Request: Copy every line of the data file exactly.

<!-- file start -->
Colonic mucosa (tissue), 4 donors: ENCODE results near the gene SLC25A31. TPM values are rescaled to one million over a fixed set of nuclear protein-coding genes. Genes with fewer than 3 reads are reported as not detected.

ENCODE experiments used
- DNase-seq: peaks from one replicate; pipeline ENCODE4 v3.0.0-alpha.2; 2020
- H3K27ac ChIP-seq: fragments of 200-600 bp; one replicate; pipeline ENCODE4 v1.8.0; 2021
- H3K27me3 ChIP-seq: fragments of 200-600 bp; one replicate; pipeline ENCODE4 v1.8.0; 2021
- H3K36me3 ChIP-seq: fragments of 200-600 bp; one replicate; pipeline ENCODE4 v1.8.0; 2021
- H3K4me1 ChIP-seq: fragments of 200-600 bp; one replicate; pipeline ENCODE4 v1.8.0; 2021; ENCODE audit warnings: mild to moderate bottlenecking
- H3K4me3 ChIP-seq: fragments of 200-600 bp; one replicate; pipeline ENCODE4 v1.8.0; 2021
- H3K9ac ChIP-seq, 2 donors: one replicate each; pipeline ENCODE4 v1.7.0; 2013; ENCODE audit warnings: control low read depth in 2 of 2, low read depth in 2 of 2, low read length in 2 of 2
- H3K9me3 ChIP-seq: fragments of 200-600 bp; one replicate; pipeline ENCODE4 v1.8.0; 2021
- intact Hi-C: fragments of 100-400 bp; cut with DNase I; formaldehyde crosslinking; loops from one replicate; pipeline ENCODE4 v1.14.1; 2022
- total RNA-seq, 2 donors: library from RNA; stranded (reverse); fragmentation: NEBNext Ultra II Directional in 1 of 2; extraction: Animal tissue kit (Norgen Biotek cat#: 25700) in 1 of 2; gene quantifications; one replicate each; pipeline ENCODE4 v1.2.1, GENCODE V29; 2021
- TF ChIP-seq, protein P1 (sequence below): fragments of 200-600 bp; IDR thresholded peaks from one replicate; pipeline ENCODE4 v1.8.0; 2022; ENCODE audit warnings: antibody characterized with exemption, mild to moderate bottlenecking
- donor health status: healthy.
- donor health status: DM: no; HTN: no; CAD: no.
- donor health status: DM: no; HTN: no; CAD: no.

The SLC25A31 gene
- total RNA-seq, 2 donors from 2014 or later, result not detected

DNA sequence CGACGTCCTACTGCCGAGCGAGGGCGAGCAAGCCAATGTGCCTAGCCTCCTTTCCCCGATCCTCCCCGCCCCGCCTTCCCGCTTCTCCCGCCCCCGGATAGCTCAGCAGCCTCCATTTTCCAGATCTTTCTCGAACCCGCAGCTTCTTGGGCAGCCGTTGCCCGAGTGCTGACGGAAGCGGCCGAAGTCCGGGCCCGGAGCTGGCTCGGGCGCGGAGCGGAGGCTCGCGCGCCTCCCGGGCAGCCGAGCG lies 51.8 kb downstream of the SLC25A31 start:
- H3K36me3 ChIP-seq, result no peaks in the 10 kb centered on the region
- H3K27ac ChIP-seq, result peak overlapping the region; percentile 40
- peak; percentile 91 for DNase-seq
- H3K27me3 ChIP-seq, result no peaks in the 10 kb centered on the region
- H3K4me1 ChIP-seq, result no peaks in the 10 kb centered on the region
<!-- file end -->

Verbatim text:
Colonic mucosa (tissue), 4 donors: ENCODE results near the gene SLC25A31. TPM values are rescaled to one million over a fixed set of nuclear protein-coding genes. Genes with fewer than 3 reads are reported as not detected.

ENCODE experiments used
- DNase-seq: peaks from one replicate; pipeline ENCODE4 v3.0.0-alpha.2; 2020
- H3K27ac ChIP-seq: fragments of 200-600 bp; one replicate; pipeline ENCODE4 v1.8.0; 2021
- H3K27me3 ChIP-seq: fragments of 200-600 bp; one replicate; pipeline ENCODE4 v1.8.0; 2021
- H3K36me3 ChIP-seq: fragments of 200-600 bp; one replicate; pipeline ENCODE4 v1.8.0; 2021
- H3K4me1 ChIP-seq: fragments of 200-600 bp; one replicate; pipeline ENCODE4 v1.8.0; 2021; ENCODE audit warnings: mild to moderate bottlenecking
- H3K4me3 ChIP-seq: fragments of 200-600 bp; one replicate; pipeline ENCODE4 v1.8.0; 2021
- H3K9ac ChIP-seq, 2 donors: one replicate each; pipeline ENCODE4 v1.7.0; 2013; ENCODE audit warnings: control low read depth in 2 of 2, low read depth in 2 of 2, low read length in 2 of 2
- H3K9me3 ChIP-seq: fragments of 200-600 bp; one replicate; pipeline ENCODE4 v1.8.0; 2021
- intact Hi-C: fragments of 100-400 bp; cut with DNase I; formaldehyde crosslinking; loops from one replicate; pipeline ENCODE4 v1.14.1; 2022
- total RNA-seq, 2 donors: library from RNA; stranded (reverse); fragmentation: NEBNext Ultra II Directional in 1 of 2; extraction: Animal tissue kit (Norgen Biotek cat#: 25700) in 1 of 2; gene quantifications; one replicate each; pipeline ENCODE4 v1.2.1, GENCODE V29; 2021
- TF ChIP-seq, protein P1 (sequence below): fragments of 200-600 bp; IDR thresholded peaks from one replicate; pipeline ENCODE4 v1.8.0; 2022; ENCODE audit warnings: antibody characterized with exemption, mild to moderate bottlenecking
- donor health status: healthy.
- donor health status: DM: no; HTN: no; CAD: no.
- donor health status: DM: no; HTN: no; CAD: no.

The SLC25A31 gene
- total RNA-seq, 2 donors from 2014 or later, result not detected

DNA sequence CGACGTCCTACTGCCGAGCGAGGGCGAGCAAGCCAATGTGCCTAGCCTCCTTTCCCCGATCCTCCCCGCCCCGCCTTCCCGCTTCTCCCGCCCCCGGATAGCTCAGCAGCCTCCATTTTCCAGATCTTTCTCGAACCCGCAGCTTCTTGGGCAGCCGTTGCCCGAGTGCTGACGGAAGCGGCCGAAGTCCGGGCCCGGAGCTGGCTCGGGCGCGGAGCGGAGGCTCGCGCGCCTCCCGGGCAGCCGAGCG lies 51.8 kb downstream of the SLC25A31 start:
- H3K36me3 ChIP-seq, result no peaks in the 10 kb centered on the region
- H3K27ac ChIP-seq, result peak overlapping the region; percentile 40
- peak; percentile 91 for DNase-seq
- H3K27me3 ChIP-seq, result no peaks in the 10 kb centered on the region
- H3K4me1 ChIP-seq, result no peaks in the 10 kb centered on the region